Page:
Obama in Boston: Does Massachusetts prove Obamacare will work?

On Wednesday, the president will defend Obamacare at Faneuil Hall in Boston – the site where in 2006, then-Gov. Mitt Romney signed similar health-care reforms into law for Massachusetts.

Manuel Balce Ceneta/AP
President Obama walks from the Oval Office as he leaves the White House in Washington, Wednesday, Oct. 30, 2013, for a trip to Boston to talk about affordable health-care.

President Obama, in a scramble to defend his health-care reforms, has a simple message: If you question whether the Affordable Care Act (ACA) will work, just look at Massachusetts.

Mr. Obama’s Wednesday afternoon visit to Faneuil Hall in Boston, the site where in 2006, then-Gov. Mitt Romney (R) signed similar health-care reforms into law for Massachusetts, is designed to help stem a stream of bad press about Obamacare’s rollout.

The ACA, like the Massachusetts law, seeks to expand the ranks of the insured by saying that people must enroll in a health-insurance plan or pay a penalty. Both laws offer subsidies to help people who have trouble affording insurance.

The Massachusetts law, sometimes called Romneycare, enjoys broad popularity in the Bay State. So far, Obamacare has been roiled by problems that include a malfunctioning website and widespread cancellations of existing policies that Obama promised “you can keep.”

So, what about the premise of Obama’s visit: Does Massachusetts prove that Obamacare will work?

A short answer is that some lessons from Massachusetts line up well with the hopes of Obamacare supporters, but at the same time, a state-level experience doesn't guarantee replication at the national level.

Massachusetts has seen a dramatic reduction in the percentage of residents who lack insurance coverage for medical care, good competition among insurance firms to offer that coverage, and no big spike in costs, says Jonathan Gruber, a Massachusetts Institute of Technology expert on health policy who helped design both Obamacare and the earlier law in his home state.

“We need to be patient,” Mr. Gruber told reporters in a briefing organized by the White House ahead of Obama’s Wednesday trip to Boston. Residents of Massachusetts didn’t sign up in droves in the first month, and Obamacare's success “needs to be measured in months and years, not days and weeks.”

He pushed back against critics who have framed the ACA as a government takeover of health care. “The notion that this is ... antithetical to private insurance is simply wrong,” he said, noting that employer-based coverage of Massachusetts workers increased after the state enacted its law.

It’s true that the Obama team still has some time to recover, when it comes to the early problems with enrollment on HealthCare.gov.

But the Massachusetts law, The Boston Globe reports, rolled out with a website that worked relatively smoothly – in part because the software didn’t need to interact with so many insurance firms and states. Some 36 states are relying on HealthCare.gov for their Obamacare insurance marketplace.

That fact, in turn, hints at two potentially meaningful differences between the Massachusetts experience and Obamacare.

First, the Massachusetts reforms were crafted for a state – not an effort to make one law work for 50 diverse states.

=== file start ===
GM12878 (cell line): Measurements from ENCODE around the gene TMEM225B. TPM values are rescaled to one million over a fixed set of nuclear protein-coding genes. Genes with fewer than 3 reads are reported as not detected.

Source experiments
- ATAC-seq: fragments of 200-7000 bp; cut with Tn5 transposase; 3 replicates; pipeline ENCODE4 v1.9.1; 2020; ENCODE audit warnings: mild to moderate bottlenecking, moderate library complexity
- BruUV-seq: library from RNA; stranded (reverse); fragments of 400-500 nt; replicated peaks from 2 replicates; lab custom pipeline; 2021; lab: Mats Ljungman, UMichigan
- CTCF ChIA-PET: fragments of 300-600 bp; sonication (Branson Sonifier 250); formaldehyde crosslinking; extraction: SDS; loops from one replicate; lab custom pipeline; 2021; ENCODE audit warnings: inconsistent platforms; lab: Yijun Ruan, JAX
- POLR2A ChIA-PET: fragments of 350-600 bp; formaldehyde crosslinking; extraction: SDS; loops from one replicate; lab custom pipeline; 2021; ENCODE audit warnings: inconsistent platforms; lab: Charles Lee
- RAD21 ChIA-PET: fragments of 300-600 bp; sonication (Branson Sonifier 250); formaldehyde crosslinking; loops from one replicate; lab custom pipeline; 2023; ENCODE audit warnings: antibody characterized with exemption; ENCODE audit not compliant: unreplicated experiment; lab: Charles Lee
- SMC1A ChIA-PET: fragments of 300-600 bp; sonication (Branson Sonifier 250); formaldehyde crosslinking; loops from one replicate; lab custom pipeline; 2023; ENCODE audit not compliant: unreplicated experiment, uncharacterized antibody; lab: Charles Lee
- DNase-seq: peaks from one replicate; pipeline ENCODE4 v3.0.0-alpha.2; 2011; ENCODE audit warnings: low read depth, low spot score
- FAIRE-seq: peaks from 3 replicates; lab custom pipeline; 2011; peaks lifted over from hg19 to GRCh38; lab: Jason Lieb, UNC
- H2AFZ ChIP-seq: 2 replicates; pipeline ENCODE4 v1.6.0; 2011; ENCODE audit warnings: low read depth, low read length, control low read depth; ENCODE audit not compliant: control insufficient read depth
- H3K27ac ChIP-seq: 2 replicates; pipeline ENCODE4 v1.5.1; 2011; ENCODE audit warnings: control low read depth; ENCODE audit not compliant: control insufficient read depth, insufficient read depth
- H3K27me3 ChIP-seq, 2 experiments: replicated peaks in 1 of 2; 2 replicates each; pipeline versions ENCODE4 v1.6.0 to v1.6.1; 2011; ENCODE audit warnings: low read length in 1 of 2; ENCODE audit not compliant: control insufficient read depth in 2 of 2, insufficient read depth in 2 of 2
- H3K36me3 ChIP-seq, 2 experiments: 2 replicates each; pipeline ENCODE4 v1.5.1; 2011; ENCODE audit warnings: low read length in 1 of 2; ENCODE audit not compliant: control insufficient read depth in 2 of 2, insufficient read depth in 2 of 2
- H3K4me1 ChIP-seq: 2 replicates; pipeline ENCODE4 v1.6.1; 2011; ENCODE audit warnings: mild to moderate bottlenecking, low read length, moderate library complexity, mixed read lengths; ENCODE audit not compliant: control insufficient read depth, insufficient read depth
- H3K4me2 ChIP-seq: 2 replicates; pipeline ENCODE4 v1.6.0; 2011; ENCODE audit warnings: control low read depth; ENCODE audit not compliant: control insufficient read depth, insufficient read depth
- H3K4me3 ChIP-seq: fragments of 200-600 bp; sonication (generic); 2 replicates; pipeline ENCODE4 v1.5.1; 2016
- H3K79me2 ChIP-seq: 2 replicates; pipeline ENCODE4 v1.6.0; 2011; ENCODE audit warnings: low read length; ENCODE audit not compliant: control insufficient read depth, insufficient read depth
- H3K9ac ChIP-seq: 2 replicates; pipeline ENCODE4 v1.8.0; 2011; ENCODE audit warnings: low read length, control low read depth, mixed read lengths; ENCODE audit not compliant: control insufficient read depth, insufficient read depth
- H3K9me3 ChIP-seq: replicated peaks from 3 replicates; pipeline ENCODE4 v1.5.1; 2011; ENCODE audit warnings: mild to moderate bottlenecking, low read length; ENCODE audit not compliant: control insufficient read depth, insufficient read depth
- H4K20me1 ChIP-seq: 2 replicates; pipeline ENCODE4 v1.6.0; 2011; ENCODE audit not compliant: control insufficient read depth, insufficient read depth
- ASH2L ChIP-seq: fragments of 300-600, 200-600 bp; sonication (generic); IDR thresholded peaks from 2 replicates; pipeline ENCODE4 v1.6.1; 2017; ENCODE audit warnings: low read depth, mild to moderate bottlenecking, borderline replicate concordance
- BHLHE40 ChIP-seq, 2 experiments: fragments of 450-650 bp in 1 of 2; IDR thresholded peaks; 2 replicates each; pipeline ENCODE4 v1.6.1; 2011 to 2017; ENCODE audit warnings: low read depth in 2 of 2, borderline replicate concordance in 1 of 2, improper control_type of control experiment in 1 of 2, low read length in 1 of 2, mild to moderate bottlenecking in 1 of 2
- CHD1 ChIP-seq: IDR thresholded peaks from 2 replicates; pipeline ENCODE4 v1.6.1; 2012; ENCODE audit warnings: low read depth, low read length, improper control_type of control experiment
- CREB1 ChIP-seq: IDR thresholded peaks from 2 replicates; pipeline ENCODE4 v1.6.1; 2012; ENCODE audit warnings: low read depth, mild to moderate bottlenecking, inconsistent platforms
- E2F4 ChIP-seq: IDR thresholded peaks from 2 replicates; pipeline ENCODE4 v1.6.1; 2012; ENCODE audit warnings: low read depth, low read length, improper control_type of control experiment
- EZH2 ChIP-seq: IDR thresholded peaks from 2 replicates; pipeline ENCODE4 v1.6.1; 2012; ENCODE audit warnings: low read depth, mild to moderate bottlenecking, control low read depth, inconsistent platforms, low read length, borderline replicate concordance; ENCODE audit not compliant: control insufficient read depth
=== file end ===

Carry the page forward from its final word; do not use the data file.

During the 2012 election, Mr. Romney, as the GOP presidential nominee, opposed Obamacare partly on the argument that states should be able to address health-care policy individually. What worked well in Massachusetts might not be the thing for Kansas. Massachusetts started its experiment, for one thing, with a relatively high share of its residents already insured.

Second, the two laws contrast in the political climate that surrounds them. Where the Massachusetts reforms brought diverse interests together, including a Republican governor and a Democratic legislature, Obamacare was a Democratic initiative, and it has fueled sharp partisan controversy from its inception to the present.

The national political climate isn’t a trivial part of the equation. Some Republican governors chose to have their states opt out of the ACA’s expansion of Medicaid – partially thwarting the act’s goal of extending insurance to many near-poor Americans through that program.

Similarly, the issues with the HealthCare.gov website stem partly from the fact that many conservative states opted not to set up their own insurance marketplaces under Obamacare. Instead, the federal website is now the portal to marketplaces for more than half the states.

A sign of the political challenge: Obamacare has never scored very well in public opinion, even though Americans generally support many of its features – such as the idea that people shouldn’t be denied coverage because of preexisting medical conditions.

That means that the federal law doesn’t enjoy much cushion of public goodwill as it heads into implementation.

The Massachusetts rollout, by contrast, was marked by cooperation between both political parties and among outside groups such as employers and nonprofit foundations to help the reforms succeed. Most state residents have consistently voiced support for the law in polls.

Does this mean Obamacare will end up failing to match the story that residents of Massachusetts see as a success? Not necessarily. But it signals that Obama’s road ahead is tougher than the path that governors in the Bay State have faced since 2006.

Even in the White House briefing for the news media, one idea that emerged from health-care experts was that states that embrace Obamacare might set the stage by succeeding first. If implementation goes well in politically blue states, residents of conservative red states may put pressure on their politicians to join in the reforms.

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